The Franklin Marriott Cool Springs Conference Center, which is owned in part by both the city of Franklin and the Williamson County government, has seen a dramatic loss in revenue over the past few months, as well as a series of permanent layoffs.
During the month of August — the latest monthly report — the conference center incurred a loss of around $25,000 according to the Franklin Marriott General Manager Matt Lahiff.
"Obviously there’s a great deal of uncertainty moving through the remainder of 2020," Lahiff said during the October meeting of the Williamson County Commission.
"We think that we’ve kind of gone to the end of our cancellations, at least on our larger events. We’ve tried to hold off and push these groups from making that cancellation decision as long as possible to see if there’s any kind of change in the pandemic."
The August report for the conference center shows a gross revenue of $142,794, down significantly from August 2019's gross revenue of $660,499. To date, this year has seen the conference center generate $288,128 in gross revenue. By the end of August last year, the center had generated $988,216 in gross revenue.
While the drop in revenue has been significant since the onset of the pandemic, Lahiff said that the conference center has been able to soften the blow through the collection of cancellation fees.
"What has helped us to make up some of those margins of loss is the collection of cancellation [fees]," Lahiff said.
"March through September, we were able to collect $257,000 worth of cancellations. [For] many of those groups, we worked with them because they’re long-time partners of the Conference Center, so many of these groups were 50% cancellation plus 50% deposit towards a future event."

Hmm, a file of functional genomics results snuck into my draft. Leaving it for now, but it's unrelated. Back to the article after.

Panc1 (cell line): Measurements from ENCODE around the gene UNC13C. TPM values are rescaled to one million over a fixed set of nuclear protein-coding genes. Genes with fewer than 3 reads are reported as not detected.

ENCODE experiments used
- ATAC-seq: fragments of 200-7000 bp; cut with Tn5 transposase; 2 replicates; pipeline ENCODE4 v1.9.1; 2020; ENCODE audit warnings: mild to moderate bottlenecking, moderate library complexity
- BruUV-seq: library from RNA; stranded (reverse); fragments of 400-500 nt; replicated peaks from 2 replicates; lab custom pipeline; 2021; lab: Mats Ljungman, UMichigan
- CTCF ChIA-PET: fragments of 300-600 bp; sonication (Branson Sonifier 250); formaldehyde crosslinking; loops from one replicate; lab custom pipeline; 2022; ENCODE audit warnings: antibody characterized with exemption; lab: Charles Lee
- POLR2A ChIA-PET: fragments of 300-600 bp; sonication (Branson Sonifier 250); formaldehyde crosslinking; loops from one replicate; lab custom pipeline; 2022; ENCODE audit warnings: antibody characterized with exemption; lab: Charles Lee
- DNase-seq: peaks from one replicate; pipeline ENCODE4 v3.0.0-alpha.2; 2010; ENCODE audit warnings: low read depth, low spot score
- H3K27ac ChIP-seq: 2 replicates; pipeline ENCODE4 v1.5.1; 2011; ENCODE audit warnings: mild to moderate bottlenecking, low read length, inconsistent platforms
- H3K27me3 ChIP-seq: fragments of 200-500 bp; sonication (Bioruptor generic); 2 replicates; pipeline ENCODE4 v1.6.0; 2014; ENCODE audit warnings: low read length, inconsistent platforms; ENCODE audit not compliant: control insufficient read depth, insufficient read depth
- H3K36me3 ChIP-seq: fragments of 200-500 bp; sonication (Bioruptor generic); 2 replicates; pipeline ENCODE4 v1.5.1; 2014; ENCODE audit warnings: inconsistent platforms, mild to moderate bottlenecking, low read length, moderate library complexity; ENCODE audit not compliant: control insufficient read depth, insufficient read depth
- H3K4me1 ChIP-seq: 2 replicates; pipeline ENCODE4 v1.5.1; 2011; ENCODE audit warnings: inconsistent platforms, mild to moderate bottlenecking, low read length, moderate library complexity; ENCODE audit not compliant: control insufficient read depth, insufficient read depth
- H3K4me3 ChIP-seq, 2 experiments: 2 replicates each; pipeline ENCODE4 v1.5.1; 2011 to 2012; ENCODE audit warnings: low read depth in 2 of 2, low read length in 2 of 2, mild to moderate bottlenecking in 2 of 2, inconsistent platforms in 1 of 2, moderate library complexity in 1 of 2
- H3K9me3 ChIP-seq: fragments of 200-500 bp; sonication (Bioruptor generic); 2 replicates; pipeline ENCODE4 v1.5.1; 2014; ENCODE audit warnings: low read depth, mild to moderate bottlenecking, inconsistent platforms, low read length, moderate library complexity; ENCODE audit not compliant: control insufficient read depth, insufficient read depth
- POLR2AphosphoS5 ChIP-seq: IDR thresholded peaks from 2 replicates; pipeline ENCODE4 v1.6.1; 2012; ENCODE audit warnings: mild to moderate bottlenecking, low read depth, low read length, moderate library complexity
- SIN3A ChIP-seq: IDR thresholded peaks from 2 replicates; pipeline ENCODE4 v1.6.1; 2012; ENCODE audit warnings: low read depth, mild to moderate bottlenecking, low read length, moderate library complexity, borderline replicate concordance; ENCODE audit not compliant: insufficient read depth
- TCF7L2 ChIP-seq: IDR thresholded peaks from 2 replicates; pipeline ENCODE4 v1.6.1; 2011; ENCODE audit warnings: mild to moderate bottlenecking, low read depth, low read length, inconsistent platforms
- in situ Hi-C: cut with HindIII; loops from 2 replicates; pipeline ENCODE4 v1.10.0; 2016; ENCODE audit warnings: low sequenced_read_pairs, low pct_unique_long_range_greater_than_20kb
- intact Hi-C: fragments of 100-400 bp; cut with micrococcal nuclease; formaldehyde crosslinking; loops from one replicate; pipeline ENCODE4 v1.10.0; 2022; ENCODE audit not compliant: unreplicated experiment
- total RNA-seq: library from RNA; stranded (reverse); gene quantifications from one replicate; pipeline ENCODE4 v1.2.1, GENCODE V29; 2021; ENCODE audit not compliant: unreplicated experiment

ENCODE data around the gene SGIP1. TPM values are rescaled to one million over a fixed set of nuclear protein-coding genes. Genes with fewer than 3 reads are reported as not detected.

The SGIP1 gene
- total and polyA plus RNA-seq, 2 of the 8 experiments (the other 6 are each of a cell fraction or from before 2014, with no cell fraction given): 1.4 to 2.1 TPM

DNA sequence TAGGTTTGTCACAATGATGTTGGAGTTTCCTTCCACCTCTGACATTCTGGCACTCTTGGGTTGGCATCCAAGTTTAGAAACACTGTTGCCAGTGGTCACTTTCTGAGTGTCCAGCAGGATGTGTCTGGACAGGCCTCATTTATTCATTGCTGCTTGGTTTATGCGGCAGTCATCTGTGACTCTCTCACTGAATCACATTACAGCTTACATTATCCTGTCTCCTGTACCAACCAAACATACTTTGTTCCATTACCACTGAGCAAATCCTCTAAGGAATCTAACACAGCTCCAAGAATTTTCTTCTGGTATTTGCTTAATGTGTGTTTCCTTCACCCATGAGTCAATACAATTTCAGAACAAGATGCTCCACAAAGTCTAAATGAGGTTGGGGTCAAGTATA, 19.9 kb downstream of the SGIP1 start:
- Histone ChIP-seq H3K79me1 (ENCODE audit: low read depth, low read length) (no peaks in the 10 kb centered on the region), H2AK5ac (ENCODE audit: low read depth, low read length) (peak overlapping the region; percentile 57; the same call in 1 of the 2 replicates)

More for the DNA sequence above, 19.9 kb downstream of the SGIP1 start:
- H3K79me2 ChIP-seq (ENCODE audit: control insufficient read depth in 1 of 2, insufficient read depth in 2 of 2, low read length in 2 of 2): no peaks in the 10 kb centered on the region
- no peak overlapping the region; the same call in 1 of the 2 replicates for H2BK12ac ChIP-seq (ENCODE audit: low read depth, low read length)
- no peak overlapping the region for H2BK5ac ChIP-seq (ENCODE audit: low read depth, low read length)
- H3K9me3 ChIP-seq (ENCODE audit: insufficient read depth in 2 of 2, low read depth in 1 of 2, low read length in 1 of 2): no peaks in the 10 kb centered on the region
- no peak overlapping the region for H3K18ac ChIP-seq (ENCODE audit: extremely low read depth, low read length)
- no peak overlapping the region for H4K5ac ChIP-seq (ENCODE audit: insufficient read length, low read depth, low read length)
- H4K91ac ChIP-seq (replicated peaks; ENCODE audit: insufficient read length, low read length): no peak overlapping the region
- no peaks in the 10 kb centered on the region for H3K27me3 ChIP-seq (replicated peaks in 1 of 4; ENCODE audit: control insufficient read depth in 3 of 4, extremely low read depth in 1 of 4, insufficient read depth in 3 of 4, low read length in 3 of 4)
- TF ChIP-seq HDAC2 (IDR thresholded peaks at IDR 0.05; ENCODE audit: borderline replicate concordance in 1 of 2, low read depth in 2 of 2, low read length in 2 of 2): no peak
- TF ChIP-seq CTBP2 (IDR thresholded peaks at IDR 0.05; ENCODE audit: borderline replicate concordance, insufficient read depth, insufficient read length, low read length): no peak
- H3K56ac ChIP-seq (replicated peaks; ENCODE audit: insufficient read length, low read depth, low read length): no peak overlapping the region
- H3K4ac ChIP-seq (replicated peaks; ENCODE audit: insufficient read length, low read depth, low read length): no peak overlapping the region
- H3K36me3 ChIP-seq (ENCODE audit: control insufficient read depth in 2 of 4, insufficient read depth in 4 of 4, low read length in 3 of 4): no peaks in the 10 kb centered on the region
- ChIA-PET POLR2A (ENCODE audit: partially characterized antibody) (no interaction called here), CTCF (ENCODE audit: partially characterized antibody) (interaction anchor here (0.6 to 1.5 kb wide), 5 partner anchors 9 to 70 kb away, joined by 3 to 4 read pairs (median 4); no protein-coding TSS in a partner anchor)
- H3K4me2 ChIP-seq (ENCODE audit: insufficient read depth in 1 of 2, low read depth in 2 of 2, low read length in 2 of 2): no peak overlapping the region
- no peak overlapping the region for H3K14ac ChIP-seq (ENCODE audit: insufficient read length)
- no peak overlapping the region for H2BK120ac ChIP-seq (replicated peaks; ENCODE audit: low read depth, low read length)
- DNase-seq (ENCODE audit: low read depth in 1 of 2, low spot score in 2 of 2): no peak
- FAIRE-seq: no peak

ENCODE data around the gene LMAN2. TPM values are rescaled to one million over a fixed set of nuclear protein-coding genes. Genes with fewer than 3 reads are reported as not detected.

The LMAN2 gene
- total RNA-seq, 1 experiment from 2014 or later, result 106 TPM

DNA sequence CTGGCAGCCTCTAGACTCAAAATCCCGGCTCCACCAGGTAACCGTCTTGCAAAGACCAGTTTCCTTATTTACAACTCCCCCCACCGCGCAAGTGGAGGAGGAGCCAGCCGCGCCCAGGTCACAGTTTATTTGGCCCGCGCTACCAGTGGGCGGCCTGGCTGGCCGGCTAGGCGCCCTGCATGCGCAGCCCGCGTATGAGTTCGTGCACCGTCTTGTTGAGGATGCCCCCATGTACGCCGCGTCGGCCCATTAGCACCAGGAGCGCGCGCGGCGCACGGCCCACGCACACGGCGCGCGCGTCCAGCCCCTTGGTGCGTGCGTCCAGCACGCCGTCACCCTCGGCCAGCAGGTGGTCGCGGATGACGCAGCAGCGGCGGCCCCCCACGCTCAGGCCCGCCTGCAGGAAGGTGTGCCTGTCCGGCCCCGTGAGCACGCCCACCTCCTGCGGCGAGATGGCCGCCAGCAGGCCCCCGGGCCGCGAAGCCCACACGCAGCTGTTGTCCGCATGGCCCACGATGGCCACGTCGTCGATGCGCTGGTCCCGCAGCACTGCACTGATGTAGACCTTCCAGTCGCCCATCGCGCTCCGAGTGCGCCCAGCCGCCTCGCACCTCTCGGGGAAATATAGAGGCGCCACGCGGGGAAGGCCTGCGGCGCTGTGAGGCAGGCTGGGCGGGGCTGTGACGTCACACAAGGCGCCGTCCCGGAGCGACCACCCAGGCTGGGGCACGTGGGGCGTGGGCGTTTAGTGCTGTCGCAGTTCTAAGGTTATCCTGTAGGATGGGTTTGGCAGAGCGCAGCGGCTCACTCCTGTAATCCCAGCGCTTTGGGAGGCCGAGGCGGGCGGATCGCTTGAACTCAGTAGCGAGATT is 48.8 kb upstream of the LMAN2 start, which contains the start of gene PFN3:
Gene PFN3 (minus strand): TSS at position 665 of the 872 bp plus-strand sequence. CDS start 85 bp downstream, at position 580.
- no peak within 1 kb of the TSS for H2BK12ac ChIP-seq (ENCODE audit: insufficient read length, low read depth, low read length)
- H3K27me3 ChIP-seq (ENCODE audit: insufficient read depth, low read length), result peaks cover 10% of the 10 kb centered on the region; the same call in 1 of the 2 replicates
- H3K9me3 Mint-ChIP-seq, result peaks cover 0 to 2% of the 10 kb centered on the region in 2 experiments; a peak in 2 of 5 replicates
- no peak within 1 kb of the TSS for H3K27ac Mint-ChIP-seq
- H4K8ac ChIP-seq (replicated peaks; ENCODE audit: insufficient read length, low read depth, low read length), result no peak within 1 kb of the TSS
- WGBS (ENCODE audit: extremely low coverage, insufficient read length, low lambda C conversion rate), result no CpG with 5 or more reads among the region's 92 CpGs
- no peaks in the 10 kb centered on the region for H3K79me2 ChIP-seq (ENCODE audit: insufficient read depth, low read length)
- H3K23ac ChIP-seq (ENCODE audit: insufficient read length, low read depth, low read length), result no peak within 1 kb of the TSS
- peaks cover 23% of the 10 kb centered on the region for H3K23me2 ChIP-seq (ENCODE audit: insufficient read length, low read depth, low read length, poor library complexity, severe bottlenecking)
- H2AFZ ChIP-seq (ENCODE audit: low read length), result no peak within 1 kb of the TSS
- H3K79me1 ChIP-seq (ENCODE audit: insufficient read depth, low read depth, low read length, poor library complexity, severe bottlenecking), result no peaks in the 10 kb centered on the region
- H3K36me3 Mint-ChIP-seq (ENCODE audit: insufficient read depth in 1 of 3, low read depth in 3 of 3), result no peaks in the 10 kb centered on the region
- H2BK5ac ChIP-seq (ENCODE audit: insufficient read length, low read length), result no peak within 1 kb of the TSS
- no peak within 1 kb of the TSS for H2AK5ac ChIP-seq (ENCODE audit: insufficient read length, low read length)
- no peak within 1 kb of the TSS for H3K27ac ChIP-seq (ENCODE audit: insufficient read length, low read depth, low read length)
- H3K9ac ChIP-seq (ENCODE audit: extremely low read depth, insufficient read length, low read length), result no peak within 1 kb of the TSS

Staffing, Lahiff explained, had also seen severe cuts.
"We’re still operating at a minimum staffing level in all departments," Lahiff said.
"We’ve permanently eliminated positions; the assistant banquet manager, a sous-chef, director of loss prevention, HR manager, catering manager, the list goes on. The managers that are still currently employed also took a 20% pay cut, and we don’t have a time frame for that to stop."
Despite the downward trend in profitability for the conference center, Lahiff remained optimistic that its fortunes would soon turn around, pointing to the increasing number of events booked in September.
In total, 67 events were booked at the Franklin Marriott, 48 of which utilized the conference center.
"The positive thing [in] all of this is we’ve actually booked more than we’ve had cancel in the last month," Lahiff said.
"For November and December, we have 29 groups and local events on the books that are definite right now, some of those [being] high-end impact groups [such as] Tennessee City Managers Associations and Spiro Health."